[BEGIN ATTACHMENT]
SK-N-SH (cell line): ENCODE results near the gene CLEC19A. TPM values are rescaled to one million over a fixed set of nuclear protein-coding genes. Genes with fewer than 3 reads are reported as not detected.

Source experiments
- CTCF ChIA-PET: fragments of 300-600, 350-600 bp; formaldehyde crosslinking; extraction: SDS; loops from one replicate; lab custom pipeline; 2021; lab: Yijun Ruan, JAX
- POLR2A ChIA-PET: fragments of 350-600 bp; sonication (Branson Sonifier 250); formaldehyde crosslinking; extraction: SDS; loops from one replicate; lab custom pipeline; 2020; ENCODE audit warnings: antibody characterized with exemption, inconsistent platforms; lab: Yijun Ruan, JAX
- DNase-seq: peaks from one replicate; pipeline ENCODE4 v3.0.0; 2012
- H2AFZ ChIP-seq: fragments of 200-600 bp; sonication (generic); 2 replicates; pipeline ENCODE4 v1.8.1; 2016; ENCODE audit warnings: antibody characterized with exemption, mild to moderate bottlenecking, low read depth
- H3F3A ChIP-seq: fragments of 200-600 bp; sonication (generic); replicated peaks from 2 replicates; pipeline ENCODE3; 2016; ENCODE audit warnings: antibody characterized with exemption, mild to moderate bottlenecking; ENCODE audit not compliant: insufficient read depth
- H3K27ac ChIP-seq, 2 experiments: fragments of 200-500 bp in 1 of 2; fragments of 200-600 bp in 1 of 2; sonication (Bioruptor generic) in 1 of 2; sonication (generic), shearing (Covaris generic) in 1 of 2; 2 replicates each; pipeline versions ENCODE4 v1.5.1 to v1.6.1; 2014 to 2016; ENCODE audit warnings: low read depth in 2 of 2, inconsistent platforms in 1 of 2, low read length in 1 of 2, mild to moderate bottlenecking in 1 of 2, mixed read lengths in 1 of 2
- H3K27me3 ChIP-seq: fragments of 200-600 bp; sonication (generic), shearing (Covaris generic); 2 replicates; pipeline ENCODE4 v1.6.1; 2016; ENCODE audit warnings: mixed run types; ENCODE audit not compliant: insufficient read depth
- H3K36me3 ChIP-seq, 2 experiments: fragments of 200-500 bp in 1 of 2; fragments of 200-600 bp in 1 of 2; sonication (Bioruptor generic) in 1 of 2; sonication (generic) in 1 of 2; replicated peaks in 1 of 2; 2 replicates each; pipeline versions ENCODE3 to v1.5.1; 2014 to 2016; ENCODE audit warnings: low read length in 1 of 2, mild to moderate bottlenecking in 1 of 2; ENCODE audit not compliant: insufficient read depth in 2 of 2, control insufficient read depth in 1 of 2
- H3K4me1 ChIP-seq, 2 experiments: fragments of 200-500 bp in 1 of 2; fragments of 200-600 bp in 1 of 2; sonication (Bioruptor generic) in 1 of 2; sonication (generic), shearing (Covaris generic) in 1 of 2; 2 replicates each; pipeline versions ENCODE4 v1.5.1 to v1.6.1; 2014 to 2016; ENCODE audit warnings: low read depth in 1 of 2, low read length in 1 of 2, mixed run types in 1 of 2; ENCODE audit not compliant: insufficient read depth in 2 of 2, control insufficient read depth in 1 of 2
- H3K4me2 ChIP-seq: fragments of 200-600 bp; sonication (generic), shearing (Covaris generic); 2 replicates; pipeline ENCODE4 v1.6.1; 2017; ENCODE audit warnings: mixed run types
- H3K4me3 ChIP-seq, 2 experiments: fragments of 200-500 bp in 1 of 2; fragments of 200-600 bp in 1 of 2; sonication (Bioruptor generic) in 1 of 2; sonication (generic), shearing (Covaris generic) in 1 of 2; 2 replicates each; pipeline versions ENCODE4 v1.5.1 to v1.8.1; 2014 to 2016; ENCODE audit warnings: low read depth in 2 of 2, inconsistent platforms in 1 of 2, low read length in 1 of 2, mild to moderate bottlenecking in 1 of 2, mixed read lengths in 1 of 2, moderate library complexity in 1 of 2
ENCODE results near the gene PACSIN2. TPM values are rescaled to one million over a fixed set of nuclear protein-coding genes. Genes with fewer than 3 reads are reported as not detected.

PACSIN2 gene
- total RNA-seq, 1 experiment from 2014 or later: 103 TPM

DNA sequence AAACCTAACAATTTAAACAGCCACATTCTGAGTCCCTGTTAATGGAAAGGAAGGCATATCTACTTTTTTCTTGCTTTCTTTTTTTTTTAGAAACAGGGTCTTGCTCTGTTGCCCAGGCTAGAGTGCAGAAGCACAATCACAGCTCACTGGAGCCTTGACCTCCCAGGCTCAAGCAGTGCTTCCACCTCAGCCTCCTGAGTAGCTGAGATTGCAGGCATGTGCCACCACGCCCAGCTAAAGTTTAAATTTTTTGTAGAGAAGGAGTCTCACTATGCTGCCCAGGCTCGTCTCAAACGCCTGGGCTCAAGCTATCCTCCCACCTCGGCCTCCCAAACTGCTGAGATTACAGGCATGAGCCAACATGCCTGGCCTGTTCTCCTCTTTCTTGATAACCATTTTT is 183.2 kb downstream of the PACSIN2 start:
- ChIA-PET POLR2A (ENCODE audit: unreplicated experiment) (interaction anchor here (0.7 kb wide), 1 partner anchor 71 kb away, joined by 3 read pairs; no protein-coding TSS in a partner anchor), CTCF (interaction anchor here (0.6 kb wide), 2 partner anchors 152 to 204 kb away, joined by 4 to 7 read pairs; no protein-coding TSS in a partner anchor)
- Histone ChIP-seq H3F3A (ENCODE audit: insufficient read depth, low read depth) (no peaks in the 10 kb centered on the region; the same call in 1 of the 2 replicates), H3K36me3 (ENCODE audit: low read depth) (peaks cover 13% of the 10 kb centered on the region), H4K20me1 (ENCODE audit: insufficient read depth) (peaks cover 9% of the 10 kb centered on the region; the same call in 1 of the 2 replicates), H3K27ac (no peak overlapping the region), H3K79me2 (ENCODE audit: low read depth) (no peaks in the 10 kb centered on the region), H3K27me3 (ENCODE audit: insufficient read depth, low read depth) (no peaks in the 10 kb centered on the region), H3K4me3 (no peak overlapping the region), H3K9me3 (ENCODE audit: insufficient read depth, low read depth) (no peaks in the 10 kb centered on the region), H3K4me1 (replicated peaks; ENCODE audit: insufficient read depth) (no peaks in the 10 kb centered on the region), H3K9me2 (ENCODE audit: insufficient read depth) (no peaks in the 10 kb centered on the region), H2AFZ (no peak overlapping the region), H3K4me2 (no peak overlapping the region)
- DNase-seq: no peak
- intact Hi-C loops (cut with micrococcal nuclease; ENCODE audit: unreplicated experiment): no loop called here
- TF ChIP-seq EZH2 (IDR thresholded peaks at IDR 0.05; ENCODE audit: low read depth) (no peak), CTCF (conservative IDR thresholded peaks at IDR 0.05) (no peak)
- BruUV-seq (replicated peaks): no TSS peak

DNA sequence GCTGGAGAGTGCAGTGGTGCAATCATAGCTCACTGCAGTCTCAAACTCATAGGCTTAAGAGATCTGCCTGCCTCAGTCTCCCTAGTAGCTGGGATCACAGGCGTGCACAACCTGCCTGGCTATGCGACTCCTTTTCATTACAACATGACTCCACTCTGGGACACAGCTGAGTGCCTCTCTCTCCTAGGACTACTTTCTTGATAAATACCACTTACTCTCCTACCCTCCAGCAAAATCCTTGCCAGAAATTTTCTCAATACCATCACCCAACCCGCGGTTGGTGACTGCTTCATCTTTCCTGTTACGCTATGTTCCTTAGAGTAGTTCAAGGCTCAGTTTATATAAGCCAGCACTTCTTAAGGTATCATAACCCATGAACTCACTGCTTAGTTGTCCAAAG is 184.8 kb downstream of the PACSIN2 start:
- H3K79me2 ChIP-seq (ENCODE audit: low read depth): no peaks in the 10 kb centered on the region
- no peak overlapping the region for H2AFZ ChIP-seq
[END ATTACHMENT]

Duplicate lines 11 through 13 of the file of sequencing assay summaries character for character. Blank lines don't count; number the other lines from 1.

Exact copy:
- H3K4me1 ChIP-seq, 2 experiments: fragments of 200-500 bp in 1 of 2; fragments of 200-600 bp in 1 of 2; sonication (Bioruptor generic) in 1 of 2; sonication (generic), shearing (Covaris generic) in 1 of 2; 2 replicates each; pipeline versions ENCODE4 v1.5.1 to v1.6.1; 2014 to 2016; ENCODE audit warnings: low read depth in 1 of 2, low read length in 1 of 2, mixed run types in 1 of 2; ENCODE audit not compliant: insufficient read depth in 2 of 2, control insufficient read depth in 1 of 2
- H3K4me2 ChIP-seq: fragments of 200-600 bp; sonication (generic), shearing (Covaris generic); 2 replicates; pipeline ENCODE4 v1.6.1; 2017; ENCODE audit warnings: mixed run types
- H3K4me3 ChIP-seq, 2 experiments: fragments of 200-500 bp in 1 of 2; fragments of 200-600 bp in 1 of 2; sonication (Bioruptor generic) in 1 of 2; sonication (generic), shearing (Covaris generic) in 1 of 2; 2 replicates each; pipeline versions ENCODE4 v1.5.1 to v1.8.1; 2014 to 2016; ENCODE audit warnings: low read depth in 2 of 2, inconsistent platforms in 1 of 2, low read length in 1 of 2, mild to moderate bottlenecking in 1 of 2, mixed read lengths in 1 of 2, moderate library complexity in 1 of 2